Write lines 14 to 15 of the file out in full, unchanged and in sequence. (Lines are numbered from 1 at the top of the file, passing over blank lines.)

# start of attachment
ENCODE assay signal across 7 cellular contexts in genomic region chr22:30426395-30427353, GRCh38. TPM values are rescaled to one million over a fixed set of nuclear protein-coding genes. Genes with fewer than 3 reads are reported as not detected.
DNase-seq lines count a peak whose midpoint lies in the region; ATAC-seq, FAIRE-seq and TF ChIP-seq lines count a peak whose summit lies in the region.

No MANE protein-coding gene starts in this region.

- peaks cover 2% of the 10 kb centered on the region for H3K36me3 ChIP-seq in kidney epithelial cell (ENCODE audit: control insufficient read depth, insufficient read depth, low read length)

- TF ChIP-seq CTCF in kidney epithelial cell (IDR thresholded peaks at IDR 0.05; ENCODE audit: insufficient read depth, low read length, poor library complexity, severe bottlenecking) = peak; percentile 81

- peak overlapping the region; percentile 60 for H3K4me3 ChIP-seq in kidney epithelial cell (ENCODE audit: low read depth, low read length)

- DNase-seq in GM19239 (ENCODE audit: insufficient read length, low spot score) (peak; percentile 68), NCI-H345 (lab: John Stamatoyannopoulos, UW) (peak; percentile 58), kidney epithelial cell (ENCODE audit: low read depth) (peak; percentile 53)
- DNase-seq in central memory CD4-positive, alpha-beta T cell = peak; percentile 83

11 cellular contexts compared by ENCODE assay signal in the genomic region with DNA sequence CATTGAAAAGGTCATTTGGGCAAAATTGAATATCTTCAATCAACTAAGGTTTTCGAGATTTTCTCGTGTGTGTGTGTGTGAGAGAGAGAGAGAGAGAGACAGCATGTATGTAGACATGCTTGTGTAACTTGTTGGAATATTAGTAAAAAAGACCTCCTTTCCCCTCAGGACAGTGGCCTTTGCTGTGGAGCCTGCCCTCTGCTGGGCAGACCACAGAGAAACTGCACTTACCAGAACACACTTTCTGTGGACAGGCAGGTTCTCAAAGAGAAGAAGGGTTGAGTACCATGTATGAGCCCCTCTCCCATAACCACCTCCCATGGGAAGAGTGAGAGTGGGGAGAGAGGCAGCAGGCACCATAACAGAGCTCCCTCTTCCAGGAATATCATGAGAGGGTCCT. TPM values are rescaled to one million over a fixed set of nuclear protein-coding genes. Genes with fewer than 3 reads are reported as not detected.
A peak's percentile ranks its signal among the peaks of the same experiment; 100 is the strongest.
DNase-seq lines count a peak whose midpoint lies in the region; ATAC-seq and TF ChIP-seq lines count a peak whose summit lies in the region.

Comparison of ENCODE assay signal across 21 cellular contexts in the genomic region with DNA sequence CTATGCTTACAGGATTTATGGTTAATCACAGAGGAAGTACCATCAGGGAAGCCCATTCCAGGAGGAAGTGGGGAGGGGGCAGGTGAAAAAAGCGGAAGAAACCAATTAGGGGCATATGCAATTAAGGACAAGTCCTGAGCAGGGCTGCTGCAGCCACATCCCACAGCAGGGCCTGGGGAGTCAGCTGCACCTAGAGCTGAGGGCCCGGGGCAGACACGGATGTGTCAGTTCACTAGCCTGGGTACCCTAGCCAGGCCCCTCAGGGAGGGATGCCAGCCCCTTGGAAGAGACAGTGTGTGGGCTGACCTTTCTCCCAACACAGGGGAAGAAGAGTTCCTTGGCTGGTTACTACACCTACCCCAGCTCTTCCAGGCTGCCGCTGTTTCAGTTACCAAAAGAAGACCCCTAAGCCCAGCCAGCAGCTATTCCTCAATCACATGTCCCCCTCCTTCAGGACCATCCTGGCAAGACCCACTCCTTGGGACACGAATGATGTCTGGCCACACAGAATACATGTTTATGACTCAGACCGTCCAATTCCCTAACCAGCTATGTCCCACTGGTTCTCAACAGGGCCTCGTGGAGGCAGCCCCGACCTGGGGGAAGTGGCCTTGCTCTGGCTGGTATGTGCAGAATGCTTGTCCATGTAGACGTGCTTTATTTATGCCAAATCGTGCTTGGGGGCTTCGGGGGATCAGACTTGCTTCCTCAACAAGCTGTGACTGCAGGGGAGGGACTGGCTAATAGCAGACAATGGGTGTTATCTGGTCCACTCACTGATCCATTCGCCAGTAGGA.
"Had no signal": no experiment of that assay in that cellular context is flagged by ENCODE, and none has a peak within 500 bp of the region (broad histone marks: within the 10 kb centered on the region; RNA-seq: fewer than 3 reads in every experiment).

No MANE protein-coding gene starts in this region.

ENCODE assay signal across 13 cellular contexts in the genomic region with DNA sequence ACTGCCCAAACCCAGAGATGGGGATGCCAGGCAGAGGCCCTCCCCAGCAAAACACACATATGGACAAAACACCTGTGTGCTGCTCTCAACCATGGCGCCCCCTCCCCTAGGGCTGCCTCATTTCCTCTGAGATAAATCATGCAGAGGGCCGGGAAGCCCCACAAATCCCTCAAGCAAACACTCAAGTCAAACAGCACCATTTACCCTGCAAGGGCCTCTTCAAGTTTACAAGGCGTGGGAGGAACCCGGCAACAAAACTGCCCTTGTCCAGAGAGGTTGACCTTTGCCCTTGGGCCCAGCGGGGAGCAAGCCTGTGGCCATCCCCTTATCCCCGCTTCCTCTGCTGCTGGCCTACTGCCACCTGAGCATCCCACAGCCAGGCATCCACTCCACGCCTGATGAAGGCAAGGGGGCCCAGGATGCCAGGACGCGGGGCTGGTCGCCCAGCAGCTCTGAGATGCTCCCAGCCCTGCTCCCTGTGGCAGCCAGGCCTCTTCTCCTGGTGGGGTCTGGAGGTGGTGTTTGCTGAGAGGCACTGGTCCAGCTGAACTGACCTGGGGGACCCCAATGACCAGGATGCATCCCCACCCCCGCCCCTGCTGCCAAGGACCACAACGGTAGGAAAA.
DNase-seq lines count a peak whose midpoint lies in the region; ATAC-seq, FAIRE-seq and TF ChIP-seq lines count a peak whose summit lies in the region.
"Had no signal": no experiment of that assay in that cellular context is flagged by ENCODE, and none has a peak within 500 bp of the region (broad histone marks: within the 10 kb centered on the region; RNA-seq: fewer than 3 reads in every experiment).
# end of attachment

No MANE protein-coding gene starts in this region.

ENCODE assay signal across 13 cellular contexts in the genomic region with DNA sequence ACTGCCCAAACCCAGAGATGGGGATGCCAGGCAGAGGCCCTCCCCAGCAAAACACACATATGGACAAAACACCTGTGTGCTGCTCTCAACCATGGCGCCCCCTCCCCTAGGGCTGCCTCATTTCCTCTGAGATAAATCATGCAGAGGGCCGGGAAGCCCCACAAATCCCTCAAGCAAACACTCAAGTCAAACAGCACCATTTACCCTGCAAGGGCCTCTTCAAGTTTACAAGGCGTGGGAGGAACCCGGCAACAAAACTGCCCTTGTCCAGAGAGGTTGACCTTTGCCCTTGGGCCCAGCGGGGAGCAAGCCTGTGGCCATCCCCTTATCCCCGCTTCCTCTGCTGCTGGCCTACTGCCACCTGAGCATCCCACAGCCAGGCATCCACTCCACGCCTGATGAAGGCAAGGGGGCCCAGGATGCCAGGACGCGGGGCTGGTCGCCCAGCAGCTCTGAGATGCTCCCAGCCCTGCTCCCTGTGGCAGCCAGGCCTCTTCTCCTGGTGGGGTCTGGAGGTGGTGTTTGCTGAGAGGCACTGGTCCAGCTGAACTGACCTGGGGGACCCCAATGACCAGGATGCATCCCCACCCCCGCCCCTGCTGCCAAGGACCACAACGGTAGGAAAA.